- Make sure that HVAC settings in stockrooms, offices and other peripheral rooms are at minimum settings. If you have baseboard heaters, turn the thermostat down or off in unoccupied rooms and close the door (do not do this if you have a furnace or heat pump).
- Window air conditioners are energy hogs. Consider installing a timer to shut the unit off when you’re not there and turn it back on 30 minutes before you expect to return.
- Check heating and cooling system condenser coils as debris can collect and cause higher bills. Dust off these coils monthly, and thoroughly wash the coils at the beginning and end of the cooling season.
For more information about PSE’s various HVAC programs visit pse.com/commercialhvac.
Lighting upgrades help make your workspace look bright and inviting and often offer the fastest payback for your investment.
- Replace incandescent lighting with DesignLights Consortium (DLC) or ENERGY STAR qualified light-emitting diode (LED) bulbs and fixtures, particularly in areas you use most. LED bulbs use at least 80 percent less energy while lasting up to 25 years longer than incandescent bulbs.
- Choose the right bulb for each room. LED bulbs come in a variety of shapes, sizes, brightness and color temperature to suit nearly every fixture.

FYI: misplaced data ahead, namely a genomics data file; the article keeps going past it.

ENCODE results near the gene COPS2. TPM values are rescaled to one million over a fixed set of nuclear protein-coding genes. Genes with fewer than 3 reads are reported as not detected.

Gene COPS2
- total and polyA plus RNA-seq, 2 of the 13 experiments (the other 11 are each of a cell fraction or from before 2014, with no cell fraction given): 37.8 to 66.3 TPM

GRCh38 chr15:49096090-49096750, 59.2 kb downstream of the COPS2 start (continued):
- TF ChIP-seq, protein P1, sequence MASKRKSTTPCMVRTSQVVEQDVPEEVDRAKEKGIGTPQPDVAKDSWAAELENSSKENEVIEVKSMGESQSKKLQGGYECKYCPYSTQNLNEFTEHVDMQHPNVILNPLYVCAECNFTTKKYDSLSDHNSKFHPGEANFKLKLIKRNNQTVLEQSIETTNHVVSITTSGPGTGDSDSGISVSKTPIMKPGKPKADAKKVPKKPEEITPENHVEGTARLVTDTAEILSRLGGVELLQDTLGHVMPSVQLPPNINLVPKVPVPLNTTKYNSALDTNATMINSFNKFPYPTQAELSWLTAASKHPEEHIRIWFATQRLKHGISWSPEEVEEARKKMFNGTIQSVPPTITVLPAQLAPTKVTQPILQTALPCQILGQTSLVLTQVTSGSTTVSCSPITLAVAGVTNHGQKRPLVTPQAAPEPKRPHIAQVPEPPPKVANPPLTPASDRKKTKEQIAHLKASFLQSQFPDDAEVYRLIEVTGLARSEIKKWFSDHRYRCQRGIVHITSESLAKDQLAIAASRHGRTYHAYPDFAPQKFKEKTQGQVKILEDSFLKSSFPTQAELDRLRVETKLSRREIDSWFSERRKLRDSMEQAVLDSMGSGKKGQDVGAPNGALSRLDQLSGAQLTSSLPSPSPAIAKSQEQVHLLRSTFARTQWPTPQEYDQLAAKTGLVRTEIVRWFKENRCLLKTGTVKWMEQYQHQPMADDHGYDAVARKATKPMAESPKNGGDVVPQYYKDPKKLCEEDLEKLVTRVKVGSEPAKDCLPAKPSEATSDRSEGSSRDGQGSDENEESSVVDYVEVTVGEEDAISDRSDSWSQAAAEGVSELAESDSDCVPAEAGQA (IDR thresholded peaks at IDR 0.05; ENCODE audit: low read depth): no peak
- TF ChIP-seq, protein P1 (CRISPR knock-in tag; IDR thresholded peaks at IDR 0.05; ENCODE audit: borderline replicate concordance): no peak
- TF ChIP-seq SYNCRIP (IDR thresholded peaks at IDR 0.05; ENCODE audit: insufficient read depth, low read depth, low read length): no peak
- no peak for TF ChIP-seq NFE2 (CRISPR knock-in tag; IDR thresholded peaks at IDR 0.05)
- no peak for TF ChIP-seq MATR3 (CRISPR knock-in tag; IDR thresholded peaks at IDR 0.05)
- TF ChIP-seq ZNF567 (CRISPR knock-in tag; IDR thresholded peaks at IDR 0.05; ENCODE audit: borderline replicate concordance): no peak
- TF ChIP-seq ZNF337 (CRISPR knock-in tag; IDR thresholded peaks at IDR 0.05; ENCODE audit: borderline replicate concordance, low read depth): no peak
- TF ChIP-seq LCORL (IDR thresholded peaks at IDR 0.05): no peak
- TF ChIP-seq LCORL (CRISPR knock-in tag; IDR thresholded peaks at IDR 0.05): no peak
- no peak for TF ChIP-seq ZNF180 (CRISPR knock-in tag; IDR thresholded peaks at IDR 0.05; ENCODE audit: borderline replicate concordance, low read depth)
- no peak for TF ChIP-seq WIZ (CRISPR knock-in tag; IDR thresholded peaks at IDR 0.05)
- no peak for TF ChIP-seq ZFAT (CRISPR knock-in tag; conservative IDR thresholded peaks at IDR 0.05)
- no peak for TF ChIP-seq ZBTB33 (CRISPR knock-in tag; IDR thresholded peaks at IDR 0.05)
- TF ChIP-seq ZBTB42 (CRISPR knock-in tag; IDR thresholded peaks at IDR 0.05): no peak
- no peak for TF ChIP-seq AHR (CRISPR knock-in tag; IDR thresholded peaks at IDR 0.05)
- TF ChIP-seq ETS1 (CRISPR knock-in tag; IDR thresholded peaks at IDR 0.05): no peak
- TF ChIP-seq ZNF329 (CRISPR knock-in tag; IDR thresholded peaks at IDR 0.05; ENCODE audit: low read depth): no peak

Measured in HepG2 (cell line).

- Clean lighting fixtures and bulbs to ensure that they continue to perform as designed and provide acceptable light levels for workers to perform their tasks.
- Take advantage of daylighting where possible to reduce the need for electric light and improve the ambience of the space. Daylighting controls can make this easier by adding automation for window blinds and lights.
- Install occupancy lighting sensors in frequently unoccupied areas such as restrooms, storage areas or break rooms.
For more information about specific lighting programs available from PSE visit pse.com/commerciallighting.
Being mindful of your water use can potentially affect multiple utility bills, including water, sewer, electricity, and natural gas.
- A cold-water leak that drips 0.2 gallons per minute will waste more than 100,000 gallons in one year and cost $700 in wasted water alone. A similar-sized hot water leak can cost as much as $1,700 for wasted water and energy every year. Combine that with the additional wastewater/sewer costs and those leaks should quickly become a top priority.
- Consider reducing water heater temperatures where it’s not needed for health or safety. For general water use, a temperature setpoint of 120°F is usually sufficient.
- Low-flow faucets and showerheads, as well as sink and shower controllers that automatically shut off, can help conserve water and the energy used to heat water.
- Use automatic faucet shutoff, single-temperature fittings and low-flow showerheads with pause control to reduce hot-water waste in bathrooms and fitness rooms.
- Water fountains generally don’t need to provide ice-cold water 24 hours a day unless it is required for health reasons. In most cases, you can turn off the cooling systems in drinking fountains.
Foodservice and lodging facilities
It’s important to know where every dollar is spent in your restaurant or hotel, and your utility bill may seem like a surprising place to look for savings that can greatly impact your bottom line. In a restaurant, each utility dollar saved equates to $20 in food sales you can use literally anywhere else without changing labor, food cost or any other fixed expense. Take some of the steps below and those savings and profits will really start to add up.